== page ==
Ledet Muleta is well-acquainted with the damaging stigmas around mental illness in Africa.
Muleta, a 37-year-old Ethiopian-born nurse who now lives in Washington, D.C., has travelled across the African diaspora to tackle the disparities in mental health care and worked to combat the stigmas that surround it. Her work eventually inspired her to launch the non-profit organization Medixaa Health Services, which aims to fight against the stigmatization of mental illness across the continent.
Through her organization, Muleta created “Chula,” a film project that chronicles one young Ethiopian woman’s battle with bipolar disorder and her experience living in Africa among a family that seemingly fails to understand the serious impact of her mental illness. Muleta believes the young woman’s story in the film reflects the life of millions of others on the continent who don’t receive adequate attention or aid in regards to the mental heath issues they face. Because of this, she has launched a Kickstarter campaign that aims to raise money to fund the full making of the film which is almost done and ready to be marketed. When complete, Muleta said “Chula” will help to generate more awareness around what African families can, and should, do to better address the needs of mental health patients. So far, the film has raised more than $20,000.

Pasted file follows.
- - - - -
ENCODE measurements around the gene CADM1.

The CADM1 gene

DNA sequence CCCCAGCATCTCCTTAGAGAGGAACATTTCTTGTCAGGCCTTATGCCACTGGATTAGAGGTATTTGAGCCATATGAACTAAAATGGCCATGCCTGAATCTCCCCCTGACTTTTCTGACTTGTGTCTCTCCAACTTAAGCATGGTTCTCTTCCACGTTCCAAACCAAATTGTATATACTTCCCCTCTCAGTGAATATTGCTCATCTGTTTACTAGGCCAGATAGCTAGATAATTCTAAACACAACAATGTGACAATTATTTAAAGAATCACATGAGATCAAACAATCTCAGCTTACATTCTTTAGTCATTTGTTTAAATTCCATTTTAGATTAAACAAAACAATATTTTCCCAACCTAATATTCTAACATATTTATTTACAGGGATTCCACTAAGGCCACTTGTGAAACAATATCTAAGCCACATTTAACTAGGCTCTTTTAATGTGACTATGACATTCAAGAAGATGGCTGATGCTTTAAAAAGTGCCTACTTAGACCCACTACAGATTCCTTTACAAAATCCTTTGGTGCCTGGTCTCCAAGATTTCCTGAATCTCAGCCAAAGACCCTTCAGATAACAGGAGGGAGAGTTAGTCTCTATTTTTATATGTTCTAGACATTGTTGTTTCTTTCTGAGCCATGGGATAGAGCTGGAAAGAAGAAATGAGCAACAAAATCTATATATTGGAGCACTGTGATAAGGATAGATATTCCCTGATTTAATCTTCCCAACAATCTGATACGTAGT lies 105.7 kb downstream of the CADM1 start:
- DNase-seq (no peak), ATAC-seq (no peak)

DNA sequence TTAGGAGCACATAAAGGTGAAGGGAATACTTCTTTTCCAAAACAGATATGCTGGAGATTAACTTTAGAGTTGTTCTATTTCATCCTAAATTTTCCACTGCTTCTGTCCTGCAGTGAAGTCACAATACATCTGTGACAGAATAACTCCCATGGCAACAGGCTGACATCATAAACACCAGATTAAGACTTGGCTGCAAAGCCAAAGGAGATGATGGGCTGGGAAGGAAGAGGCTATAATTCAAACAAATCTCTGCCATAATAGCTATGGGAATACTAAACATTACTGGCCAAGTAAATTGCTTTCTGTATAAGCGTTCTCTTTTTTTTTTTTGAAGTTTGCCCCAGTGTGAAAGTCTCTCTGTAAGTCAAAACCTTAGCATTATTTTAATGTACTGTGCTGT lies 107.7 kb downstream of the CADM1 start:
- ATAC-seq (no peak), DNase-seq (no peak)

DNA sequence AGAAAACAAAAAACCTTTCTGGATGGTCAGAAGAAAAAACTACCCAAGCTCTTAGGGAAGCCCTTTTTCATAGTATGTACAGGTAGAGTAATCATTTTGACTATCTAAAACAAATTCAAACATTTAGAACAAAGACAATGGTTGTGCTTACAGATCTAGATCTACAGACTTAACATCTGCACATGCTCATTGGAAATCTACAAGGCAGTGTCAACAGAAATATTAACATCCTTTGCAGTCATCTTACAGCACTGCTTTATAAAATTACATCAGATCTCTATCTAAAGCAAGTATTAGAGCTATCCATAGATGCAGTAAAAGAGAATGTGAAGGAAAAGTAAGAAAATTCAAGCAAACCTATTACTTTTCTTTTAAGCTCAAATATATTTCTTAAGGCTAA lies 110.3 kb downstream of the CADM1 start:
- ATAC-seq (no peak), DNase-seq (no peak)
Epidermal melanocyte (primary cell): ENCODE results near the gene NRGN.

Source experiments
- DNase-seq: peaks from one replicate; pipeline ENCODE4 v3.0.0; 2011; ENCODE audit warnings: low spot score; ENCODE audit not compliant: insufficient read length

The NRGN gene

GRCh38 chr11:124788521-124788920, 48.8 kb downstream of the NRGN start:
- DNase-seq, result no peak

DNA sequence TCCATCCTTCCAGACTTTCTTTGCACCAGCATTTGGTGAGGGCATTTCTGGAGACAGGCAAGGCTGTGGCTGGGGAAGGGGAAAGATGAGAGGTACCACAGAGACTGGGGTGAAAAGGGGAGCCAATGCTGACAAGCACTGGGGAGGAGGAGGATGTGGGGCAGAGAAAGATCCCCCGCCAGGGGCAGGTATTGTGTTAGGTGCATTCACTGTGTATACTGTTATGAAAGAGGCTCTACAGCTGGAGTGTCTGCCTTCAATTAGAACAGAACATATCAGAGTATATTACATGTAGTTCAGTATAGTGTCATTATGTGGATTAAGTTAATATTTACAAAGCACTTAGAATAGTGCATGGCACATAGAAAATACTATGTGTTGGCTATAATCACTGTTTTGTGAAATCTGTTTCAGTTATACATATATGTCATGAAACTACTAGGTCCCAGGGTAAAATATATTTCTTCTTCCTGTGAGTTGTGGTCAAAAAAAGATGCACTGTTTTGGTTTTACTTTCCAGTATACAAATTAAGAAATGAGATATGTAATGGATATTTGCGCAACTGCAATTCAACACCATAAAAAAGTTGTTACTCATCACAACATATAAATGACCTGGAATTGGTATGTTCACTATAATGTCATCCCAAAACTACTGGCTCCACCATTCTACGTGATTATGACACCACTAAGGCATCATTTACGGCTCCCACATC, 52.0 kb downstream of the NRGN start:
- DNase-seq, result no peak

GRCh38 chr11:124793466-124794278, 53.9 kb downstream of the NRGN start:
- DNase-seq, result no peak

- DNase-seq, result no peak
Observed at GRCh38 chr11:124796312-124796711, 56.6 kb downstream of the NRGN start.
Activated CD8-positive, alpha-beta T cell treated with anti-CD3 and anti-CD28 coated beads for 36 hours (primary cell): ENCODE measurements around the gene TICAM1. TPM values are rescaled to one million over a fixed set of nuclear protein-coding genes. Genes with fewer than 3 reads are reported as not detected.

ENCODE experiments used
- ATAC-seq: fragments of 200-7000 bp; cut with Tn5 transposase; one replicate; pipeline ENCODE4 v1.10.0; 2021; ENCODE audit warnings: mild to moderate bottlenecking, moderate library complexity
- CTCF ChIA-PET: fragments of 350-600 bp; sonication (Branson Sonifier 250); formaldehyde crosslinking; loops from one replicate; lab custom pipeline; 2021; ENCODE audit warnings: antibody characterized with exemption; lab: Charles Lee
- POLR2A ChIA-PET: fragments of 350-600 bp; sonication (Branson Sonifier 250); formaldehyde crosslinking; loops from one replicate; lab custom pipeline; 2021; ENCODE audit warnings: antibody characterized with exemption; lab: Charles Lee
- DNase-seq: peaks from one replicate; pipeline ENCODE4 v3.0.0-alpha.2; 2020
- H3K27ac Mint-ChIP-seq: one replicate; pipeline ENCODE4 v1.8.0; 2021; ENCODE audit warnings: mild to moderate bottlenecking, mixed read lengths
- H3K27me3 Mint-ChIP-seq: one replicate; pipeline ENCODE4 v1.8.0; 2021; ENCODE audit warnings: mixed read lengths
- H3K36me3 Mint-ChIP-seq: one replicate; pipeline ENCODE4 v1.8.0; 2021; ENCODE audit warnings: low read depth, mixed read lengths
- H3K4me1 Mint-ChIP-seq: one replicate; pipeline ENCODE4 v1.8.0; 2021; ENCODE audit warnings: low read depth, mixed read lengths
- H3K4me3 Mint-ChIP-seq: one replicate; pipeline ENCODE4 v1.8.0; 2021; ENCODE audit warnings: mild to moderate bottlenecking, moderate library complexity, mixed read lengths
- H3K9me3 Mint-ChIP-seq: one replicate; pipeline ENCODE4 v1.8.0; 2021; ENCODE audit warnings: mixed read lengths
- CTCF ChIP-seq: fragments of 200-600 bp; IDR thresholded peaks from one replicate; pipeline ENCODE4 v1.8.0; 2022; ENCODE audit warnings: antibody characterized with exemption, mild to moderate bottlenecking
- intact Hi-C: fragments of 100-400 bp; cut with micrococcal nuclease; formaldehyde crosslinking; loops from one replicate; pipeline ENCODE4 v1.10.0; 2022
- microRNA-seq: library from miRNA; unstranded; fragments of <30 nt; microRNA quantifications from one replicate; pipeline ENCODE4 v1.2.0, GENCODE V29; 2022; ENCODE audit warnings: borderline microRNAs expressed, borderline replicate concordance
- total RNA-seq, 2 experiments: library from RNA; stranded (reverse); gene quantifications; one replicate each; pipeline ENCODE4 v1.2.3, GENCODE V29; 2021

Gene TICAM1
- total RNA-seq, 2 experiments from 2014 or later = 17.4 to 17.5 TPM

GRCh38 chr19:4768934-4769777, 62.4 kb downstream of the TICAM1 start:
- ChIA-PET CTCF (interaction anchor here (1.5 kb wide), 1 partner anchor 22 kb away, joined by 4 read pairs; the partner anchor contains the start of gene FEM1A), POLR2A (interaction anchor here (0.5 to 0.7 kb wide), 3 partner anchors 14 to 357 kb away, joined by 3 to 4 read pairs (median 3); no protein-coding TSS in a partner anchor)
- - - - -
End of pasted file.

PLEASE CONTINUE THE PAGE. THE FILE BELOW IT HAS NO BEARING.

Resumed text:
In a interview with The Huffington Post, Muleta opened up about “Chula” and how she hopes the film will be used as a tool to educate those across the African diaspora, and beyond, about the affects of mental illness.
HuffPost: What inspired you to create “Chula” and what is the main message behind the film?
Muleta: “CHULA” arose from my experience working as a psychiatric nurse in the Washington metropolitan area in addition to my travels across the continent. I witnessed wide disparities in the utilization of mental health services particularly among the African diaspora and other minority/immigrant communities. When I visited countries in Africa ― Liberia, Ethiopia, Kenya, Mozambique, Uganda and Egypt ― the use of services or rather shall I say the recognition of mental illness was minimal. That, in combination with the rising substance abuse on the continent ― Africa is becoming an emerging and major market for narcotics typically found in the West (i.e. cocaine )― and the stigmatization of mental illness persuaded me to write the script for “CHULA.”